Honors and graduate colleges see substantial enrollment growth

The Sokolov Honors College is located on Tressel Way. Photo by Dylan Lux / The Jambar

By Nicholas Bianco
Jambar Contributor

Youngstown State University’s honors and graduate programs have seen an increase in student populations despite an overall decline in student enrollment.

Enrollment for the Sokolov Honors College has more than tripled in the last 10 years. Amy Cossentino, dean of Sokolov Honors College, said only 350 students were enrolled in 2014, but in fall 2022, the college had over 1,240 students.

Cossentino said the college has also seen an enrollment increase in specific areas.

“Where we might have a flat in domestic student enrollment, we’re seeing an increase in our international student enrollment,” Cossentino said. “We’ve had an increase in the number of students who have come from outside of the five-county area.”

While the overall decline in enrollment may negatively affect some programs, Cossentino said the function of the honors college will not be disrupted. 

“We have operated with serving 350 students, we’re now operating with serving 1,300 students,” Cossentino said. “What will change is we would have more time to invest with fewer student. The quality that we offer to students will not be impacted.” 

According to Cossentino, Sokolov Honors College plans to work with its advisory board, students, faculty and community partners to ensure quality experiences for students. 

“It’s a daily strategy to pull together our group so we can brainstorm and then plan out our actions,” Cossentino said. “One of the things we’re looking at as a college is how do we maintain the quality of experience for the students if we maintain this enrollment level.”

Similar to the Sokolov Honors College, enrollment for the College of Graduate Studies has also been on the rise. 

Sal Sanders, dean of the College of Graduate Studies, said enrollment has been up over the past five years, especially with online programs.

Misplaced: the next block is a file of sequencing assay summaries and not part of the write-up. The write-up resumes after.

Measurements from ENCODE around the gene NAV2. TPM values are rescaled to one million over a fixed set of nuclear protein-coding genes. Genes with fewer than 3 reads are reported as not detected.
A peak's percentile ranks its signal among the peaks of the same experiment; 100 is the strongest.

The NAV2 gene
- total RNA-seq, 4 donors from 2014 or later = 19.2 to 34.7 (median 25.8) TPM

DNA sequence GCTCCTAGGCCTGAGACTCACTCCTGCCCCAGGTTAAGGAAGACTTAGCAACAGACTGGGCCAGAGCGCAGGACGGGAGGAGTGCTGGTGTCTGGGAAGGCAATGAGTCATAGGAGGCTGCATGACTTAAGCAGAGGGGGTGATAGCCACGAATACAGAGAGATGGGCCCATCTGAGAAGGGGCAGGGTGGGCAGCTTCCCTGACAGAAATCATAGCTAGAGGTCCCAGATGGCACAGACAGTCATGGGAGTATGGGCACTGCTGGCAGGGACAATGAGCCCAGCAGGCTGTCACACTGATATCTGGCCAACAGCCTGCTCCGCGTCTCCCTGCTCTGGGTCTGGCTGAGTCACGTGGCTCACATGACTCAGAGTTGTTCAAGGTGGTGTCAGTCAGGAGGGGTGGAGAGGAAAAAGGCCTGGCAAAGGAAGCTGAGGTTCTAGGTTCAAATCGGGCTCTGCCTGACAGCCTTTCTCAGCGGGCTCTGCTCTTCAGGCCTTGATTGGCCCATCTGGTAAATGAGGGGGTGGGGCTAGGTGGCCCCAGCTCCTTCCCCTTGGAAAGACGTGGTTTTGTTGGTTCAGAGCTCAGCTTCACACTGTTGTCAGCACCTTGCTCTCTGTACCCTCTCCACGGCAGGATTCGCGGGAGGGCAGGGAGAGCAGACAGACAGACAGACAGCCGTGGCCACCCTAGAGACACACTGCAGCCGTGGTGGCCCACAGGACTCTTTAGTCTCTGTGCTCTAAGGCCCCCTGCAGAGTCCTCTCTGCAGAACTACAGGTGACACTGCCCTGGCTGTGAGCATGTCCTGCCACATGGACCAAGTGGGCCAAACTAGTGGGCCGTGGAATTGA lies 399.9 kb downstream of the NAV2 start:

“[We had] 1,100 students in the fall of 2019, now 1,220 students in fall of 2023,” Sanders said. “Our [online Masters of Business Administration] program has seen a significant increase.” 

The College of Graduate Studies is located on Tressel Way. Photo by Dylan Lux / The Jambar

The college is ensuring enrollment continues to increase with several initiatives, including improving the application process.

“Some of the things that we plan to do in the future is working on making our admissions process applicant focused,” Sanders said.

Sanders said the college plans to minimize the process of accepting applicants through streamlining, which is the separating of students into different classes based on their intellectual or academic ability.

“We’ve done a lot of work in that area already and changed a lot of policies and procedures along those lines of work,” Sanders said.  

According to Sanders, the college is also working to make programs more accessible.

Sanders said the college will collaborate with program directors to establish additional and combined master’s and bachelor’s programs to allow undergraduate students to take graduate courses for dual credit. 

“That’s a huge recruiting tool in some cases to recruit some of your better students while they’re undergraduates,” Sanders said. “Students [can] have nine hours out of a 30-hour degree done if they decide to go for master’s.” 

Because of competition with other universities, the college is also making efforts to minimize the requirements needed for graduate programs. 

 “We still want to make sure that we have the appropriate requirements in place that are necessary but eliminating anything that’s not necessary,” Sanders said. “If we don’t admit students quickly, someone else offers them an acceptance.”

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